Tokyo Vernacular: Common Spaces, Local Histories, Found Objects [EPUB]
17 November 2016, 20:48
2013 | EPUB | 12.99MB
Preserved buildings and historic districts, museums and reconstructions have become an important part of the landscape of cities around the world. Beginning in the 1970s, Tokyo participated in this trend. However, repeated destruction and rapid redevelopment left the city with little building stock of recognized historical value. Late twentieth-century Tokyo thus presents an illuminating case of the emergence of a new sense of history in the city’s physical environment, since it required both a shift in perceptions of value and a search for history in the margins and interstices of a rapidly modernizing cityscape. Scholarship to date has tended to view historicism in the postindustrial context as either a genuine response to loss, or as a cynical commodification of the past.
The historical process of Tokyo’s historicization suggests other interpretations. Moving from the politics of the public square to the invention of neighborhood community, to oddities found and appropriated in the streets, to the consecration of everyday scenes and artifacts as heritage in museums, Tokyo Vernacular traces the rediscovery of the past—sometimes in unlikely forms—in a city with few traditional landmarks. Tokyo's rediscovered past was mobilized as part of a new politics of the everyday after the failure of mass politics in the 1960s. Rather than conceiving the city as national center and claiming public space as national citizens, the post-1960s generation came to value the local places and things that embodied the vernacular language of the city, and to seek what could be claimed as common property outside the spaces of corporate capitalism and the state.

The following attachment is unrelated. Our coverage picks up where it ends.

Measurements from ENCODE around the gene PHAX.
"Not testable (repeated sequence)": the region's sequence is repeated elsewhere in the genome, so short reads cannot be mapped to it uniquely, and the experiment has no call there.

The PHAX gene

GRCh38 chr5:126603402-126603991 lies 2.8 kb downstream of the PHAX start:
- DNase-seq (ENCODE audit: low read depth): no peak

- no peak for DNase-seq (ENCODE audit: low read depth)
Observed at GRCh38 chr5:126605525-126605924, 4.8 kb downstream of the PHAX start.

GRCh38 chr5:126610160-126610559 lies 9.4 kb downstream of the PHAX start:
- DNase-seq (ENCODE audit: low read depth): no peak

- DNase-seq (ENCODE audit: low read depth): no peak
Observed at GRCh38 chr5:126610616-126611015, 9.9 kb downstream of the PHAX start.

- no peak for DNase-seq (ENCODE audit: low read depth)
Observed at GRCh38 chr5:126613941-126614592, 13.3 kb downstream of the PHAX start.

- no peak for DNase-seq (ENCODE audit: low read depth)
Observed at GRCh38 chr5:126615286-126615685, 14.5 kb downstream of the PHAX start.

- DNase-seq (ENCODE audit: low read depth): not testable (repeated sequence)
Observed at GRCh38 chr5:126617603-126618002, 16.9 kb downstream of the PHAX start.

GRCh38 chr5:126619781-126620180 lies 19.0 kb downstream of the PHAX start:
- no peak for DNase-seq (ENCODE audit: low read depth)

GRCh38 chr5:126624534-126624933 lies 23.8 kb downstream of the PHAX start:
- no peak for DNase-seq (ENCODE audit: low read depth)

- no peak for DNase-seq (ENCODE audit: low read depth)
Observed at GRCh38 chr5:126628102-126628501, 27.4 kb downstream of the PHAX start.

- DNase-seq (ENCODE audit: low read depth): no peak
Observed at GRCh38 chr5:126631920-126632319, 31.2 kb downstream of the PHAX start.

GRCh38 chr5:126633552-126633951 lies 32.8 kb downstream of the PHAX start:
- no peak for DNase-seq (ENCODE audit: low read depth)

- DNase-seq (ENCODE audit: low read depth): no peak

Accidence Will Happen: A Recovering Pedant's Guide to English Language and Style [EPUB]
15 November 2016, 20:26
2016 | EPUB | 0.6MB
A witty, authoritative, and often provocative guide to the use and abuse of the English language, by the London Times's lead grammar columnist.
Are standards of English alright―or should that be all right? To knowingly split an infinitive or not to? And what about ending a sentence with preposition, or for that matter beginning one with "and"?
We learn language by instinct, but good English, the pedants tell us, requires rules. Yet, as Oliver Kamm cleverly demonstrates in this new book, many of the purists' prohibitions are bogus and can be cheerfully disregarded. Accidence Will Happen is an authoritative and deeply reassuring guide to grammar, style, and the linguistic conundrums we all face.
Mastering the American Accent, 2nd Edition [PDF]
15 November 2016, 20:26
2016 | PDF | 2.85MB
This combination book and audio instructional program is designed to diminish the accents of men and women who speak English as their second language. It will help them speak standard American English with clarity, confidence, and accuracy. Specific exercises concentrate on vowel sounds, problematic consonants such as V, W, TH, the American R, and the often confusing American T sound. It teaches them to employ correct syllable stress, emphasize the correct words in a sentence for native sounding rhythm, speak with American intonation, link words for smoother speech flow, use common word contractions, and more. Additional topics that often confuse ESL students are also discussed and explained. They include distinguishing between casual and formal speech, homophones (for instance, they're and there), recognizing words with silent letters (comb, receipt, and others), and avoiding embarrassing pronunciation mistakes, such as mixing up "beach" and "bitch." Students are familiarized with many irregular English spelling rules and exceptions, and are shown how such irregularities can contribute to pronunciation errors. A native language guide references problematic accent issues of 13 different language backgrounds. Correct lip and tongue positions for all sounds are discussed in detail. There is also a link to downloadable audio that uses male and female voices to coach correct American-style pronunciation.